Agenda and minutes

Central Area Committee - Wednesday 8th November 2017 7.00 pm

Venue: Ipswich Library - Lecture Hall, Old Foundry Road, IP1 3DE

Contact: Linda Slowgrove  01473 432511

Items
No. Item

30.

Apologies for Absence

Minutes:

Apologies for absence were received from Councillor Gibbs and County Councillor Gaylard.

In the absence of the Chair, Councillor Jones was elected as Chair for the duration of the meeting.

31.

Unconfirmed Minutes of Previous Meeting pdf icon PDF 123 KB

To consider the Minutes of the meeting held on 13 September 2017.

Minutes:

Resolved:

 

that the Minutes of the meeting held on 13 September 2017 be signed as a true record.

32.

To Confirm or Vary the Order of Business

Minutes:

Resolved:

 

that the Order of Business be confirmed as printed on the Agenda.

33.

Declarations of Interest

Minutes:

Councillor Lockington, being a non-Executive Director of Ipswich Buses, declared an interest in Agenda Item 8 (report CAC/17/10).

 

Councillor Kreidewolf, being the Chair of Governors at Sprites Primary School, declared an interest in Agenda Item 9 (report CAC/17/11).

34.

To Confirm the Venues of Future Meetings

·         Tuesday 19 December 2017, 7pm – Ipswich Community Church, Clarkson Street, IP1 2JP

·         Wednesday 17 January 2018, 7pm – St Margaret’s ward

·         Wednesday 7 March 2018, 7pm – Westgate ward

Minutes:

An additional meeting was proposed for Tuesday 19 December 2017 at 7pm in the Ipswich Community Church on Clarkson Street, which would be a dedicated meeting for the public to raise their concerns about crime in Central Ipswich, and this was agreed.

Resolved:

 

that the meetings and venues be confirmed as follows:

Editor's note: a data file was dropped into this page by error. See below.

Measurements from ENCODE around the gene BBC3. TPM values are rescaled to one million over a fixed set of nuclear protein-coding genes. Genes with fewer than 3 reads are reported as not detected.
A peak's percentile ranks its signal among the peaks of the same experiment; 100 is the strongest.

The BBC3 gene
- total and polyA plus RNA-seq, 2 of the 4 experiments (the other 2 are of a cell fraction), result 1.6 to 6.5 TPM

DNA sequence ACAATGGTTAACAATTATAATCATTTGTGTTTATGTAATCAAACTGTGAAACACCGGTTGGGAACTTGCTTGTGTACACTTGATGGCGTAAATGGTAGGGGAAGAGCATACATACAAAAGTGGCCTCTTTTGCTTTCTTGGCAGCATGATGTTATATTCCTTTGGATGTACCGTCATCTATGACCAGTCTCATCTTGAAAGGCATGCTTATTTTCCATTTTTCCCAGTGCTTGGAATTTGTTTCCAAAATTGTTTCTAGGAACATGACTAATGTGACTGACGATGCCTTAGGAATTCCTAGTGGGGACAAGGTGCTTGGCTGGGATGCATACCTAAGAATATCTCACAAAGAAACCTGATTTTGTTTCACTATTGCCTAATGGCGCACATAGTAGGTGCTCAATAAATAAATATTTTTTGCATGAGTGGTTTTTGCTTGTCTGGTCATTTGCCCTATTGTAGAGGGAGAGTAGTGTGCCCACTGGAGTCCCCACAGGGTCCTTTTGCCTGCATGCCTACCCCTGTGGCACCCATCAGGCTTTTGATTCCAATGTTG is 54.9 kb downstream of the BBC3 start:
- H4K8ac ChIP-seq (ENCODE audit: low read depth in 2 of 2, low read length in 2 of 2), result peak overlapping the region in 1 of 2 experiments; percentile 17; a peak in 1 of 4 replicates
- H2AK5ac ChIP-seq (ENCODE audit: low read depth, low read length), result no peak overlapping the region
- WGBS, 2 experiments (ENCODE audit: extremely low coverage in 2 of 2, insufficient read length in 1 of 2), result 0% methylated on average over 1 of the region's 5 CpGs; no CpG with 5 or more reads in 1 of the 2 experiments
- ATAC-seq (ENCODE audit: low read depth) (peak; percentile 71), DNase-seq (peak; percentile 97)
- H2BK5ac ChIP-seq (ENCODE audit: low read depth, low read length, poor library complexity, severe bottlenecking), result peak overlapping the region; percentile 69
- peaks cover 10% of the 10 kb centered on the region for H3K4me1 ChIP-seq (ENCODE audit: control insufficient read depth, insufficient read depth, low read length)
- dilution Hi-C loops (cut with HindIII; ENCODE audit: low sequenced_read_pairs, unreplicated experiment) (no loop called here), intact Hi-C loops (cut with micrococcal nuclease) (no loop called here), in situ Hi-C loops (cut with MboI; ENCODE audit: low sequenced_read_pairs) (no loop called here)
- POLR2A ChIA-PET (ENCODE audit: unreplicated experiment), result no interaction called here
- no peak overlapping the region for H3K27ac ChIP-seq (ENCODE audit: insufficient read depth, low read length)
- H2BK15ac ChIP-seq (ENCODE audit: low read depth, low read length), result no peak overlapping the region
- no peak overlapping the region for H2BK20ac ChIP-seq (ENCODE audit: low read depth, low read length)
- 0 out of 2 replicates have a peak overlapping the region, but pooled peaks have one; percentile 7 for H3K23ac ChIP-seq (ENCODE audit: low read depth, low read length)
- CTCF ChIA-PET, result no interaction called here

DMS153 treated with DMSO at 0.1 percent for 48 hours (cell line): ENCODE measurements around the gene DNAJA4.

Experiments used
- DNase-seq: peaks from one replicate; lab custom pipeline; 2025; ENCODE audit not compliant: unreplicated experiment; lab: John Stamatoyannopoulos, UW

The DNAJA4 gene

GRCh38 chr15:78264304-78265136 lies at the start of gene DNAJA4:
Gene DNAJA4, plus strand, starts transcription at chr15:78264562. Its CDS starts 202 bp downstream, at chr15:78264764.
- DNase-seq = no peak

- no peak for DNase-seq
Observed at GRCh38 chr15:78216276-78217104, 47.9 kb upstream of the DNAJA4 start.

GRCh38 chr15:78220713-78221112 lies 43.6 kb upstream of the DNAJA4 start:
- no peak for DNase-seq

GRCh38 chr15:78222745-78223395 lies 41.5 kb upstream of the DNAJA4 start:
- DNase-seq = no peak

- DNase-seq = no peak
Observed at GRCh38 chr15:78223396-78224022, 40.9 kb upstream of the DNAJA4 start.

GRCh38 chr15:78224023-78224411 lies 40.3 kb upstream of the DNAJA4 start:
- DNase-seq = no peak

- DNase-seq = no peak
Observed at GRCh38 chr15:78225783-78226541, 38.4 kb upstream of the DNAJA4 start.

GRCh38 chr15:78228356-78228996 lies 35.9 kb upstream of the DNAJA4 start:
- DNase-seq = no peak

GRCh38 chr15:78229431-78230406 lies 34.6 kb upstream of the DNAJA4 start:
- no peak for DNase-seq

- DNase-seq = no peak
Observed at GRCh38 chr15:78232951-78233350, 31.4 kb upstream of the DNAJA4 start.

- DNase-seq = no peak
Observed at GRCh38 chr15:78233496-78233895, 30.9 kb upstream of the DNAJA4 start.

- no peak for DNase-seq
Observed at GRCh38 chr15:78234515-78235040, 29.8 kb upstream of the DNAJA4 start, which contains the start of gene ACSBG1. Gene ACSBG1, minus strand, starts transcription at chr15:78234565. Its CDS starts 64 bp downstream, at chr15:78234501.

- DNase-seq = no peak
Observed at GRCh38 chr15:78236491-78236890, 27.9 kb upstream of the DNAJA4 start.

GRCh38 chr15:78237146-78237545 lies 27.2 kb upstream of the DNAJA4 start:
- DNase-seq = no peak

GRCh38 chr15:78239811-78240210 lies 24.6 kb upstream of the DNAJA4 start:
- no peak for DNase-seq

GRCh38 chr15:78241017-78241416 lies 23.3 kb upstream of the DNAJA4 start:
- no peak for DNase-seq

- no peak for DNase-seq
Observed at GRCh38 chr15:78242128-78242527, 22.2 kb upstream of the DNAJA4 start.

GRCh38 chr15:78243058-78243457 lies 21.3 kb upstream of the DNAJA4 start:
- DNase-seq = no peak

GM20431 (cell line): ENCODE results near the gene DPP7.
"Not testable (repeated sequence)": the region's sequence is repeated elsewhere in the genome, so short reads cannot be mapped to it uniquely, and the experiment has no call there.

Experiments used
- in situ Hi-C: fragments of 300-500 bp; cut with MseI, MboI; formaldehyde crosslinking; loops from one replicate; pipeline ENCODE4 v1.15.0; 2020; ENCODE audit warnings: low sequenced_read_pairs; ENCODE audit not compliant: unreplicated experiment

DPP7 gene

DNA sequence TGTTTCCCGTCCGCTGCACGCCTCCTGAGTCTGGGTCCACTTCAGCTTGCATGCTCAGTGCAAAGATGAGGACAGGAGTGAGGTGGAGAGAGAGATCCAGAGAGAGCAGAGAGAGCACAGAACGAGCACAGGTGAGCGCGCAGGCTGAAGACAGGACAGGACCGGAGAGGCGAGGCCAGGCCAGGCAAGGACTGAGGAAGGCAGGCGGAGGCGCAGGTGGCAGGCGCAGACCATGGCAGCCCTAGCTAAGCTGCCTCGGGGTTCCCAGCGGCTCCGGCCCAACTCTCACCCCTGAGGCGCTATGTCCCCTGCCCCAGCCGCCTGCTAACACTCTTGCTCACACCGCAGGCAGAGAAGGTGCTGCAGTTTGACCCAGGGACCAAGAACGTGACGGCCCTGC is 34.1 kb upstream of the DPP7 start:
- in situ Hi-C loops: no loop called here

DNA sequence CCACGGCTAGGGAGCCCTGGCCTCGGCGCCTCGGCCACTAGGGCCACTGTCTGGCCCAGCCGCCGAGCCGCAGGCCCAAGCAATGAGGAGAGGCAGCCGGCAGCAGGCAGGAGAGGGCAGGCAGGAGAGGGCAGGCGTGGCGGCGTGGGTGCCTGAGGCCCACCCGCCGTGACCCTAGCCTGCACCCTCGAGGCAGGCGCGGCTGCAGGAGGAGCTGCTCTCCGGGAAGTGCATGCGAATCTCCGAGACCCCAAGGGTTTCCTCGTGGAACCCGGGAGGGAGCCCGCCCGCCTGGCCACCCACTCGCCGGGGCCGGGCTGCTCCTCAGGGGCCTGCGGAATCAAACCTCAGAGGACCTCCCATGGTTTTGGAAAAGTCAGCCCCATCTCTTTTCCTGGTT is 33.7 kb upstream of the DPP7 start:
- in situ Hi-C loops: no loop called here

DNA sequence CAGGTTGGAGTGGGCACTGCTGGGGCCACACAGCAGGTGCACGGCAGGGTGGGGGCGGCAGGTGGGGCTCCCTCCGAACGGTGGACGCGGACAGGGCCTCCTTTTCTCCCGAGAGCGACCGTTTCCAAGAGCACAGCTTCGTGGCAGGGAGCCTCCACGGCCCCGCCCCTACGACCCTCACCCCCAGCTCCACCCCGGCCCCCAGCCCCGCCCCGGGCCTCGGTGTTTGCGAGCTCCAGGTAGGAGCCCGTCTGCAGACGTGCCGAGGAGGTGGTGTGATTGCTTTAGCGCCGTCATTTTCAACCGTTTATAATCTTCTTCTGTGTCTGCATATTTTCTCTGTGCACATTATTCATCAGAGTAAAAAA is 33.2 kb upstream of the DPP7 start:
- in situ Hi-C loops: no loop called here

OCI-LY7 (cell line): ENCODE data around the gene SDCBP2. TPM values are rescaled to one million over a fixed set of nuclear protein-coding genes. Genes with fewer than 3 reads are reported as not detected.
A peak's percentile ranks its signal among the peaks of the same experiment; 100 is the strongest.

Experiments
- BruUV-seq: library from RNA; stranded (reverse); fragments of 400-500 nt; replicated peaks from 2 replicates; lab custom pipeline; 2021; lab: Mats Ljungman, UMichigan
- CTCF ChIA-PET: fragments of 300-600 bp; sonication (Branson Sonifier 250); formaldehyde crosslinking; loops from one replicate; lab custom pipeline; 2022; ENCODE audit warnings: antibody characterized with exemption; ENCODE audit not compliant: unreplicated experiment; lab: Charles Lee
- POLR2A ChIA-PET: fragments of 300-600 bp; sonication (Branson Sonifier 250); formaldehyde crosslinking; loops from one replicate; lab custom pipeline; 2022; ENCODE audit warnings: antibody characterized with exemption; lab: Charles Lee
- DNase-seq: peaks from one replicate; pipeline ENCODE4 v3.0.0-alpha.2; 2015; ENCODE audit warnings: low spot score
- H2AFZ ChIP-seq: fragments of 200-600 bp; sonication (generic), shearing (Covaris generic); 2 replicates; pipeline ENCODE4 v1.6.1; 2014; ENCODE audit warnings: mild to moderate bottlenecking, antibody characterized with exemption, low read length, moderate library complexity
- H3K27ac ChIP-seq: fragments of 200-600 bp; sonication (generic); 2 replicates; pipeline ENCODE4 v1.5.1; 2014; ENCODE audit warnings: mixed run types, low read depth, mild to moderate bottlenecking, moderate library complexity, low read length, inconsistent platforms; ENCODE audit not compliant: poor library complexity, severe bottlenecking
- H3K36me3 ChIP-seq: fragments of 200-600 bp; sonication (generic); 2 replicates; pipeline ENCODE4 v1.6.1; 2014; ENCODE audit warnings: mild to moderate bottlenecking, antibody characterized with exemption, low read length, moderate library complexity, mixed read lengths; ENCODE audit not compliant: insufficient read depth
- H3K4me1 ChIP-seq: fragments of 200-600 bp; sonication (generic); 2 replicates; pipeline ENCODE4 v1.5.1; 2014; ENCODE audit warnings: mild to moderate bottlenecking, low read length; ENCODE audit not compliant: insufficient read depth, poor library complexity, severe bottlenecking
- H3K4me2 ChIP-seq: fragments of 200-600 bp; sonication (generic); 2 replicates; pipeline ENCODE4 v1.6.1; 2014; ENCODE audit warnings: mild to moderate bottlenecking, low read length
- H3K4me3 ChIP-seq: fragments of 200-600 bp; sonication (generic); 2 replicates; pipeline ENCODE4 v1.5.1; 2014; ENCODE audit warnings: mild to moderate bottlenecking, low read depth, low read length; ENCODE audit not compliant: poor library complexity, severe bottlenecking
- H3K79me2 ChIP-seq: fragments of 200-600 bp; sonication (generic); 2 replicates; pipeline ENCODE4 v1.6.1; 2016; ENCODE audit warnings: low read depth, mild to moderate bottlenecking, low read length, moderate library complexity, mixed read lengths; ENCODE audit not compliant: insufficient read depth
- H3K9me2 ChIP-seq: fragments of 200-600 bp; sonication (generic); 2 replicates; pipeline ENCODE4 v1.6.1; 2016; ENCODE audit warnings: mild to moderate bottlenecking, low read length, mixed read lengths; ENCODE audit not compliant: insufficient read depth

·                Tuesday 19 December 2017, 7pm – Ipswich Community Church, Clarkson Street, IP1 2JP

·                Wednesday 17 January 2018, 7pm – Reg Driver Visitor Centre, Christchurch Park, IP4 2BX

·                Wednesday 7 March 2018, 7pm – Bramford Road Methodist Church, Bramford Road, IP1 4AY

35.

Responses to Public Questions Received and Open Discussion on Local Issues

(a)          Police Priorities

Minutes:

35.1.     The Chair introduced Inspector Weaver from the Central Ipswich Safer Neighbourhood Team (SNT), who provided the following update on policing priorities:

Gang and Drug Related Crime: An additional Central Area Committee meeting would be held in December for the public to raise their concerns.  The Police were working with parents from the Jubilee Park and Nacton Road areas.  The Urban Street Gang Unit had been established, led by Inspector Weaver, and a Gang Manager post was being advertised as part of the multi-agency response to gang related issues in Ipswich.  As part of preventative measures partners would be seeking to identify and engage with vulnerable children through Pupil Referral Units (PRUs) and the YMCA.  A recent case resulted in a young man being given a suspended 2-year sentence and he was grateful as it had given him an opportunity to turn his life around.

Shoplifting in the Town Centre: An operation had been run by Humberside Police whereby the shops were encouraged to change their focus to preventing people from being arrested for shoplifting.  Superintendent Cutler was leading on this initiative with town centre businesses in Ipswich, asking staff to be more overt in stores.

Prostitution: This issue was potentially on the increase; intelligence was being gathered and PC Canning was leading on a multi-agency approach with key partners in order to provide a way forward to those young women who were in need of help.

YMCA/Jubilee Park area: A lot of calls have been raised from this area in relation to missing people and susceptible young people, especially as some young people were being referred to the YMCA by Social Care agencies.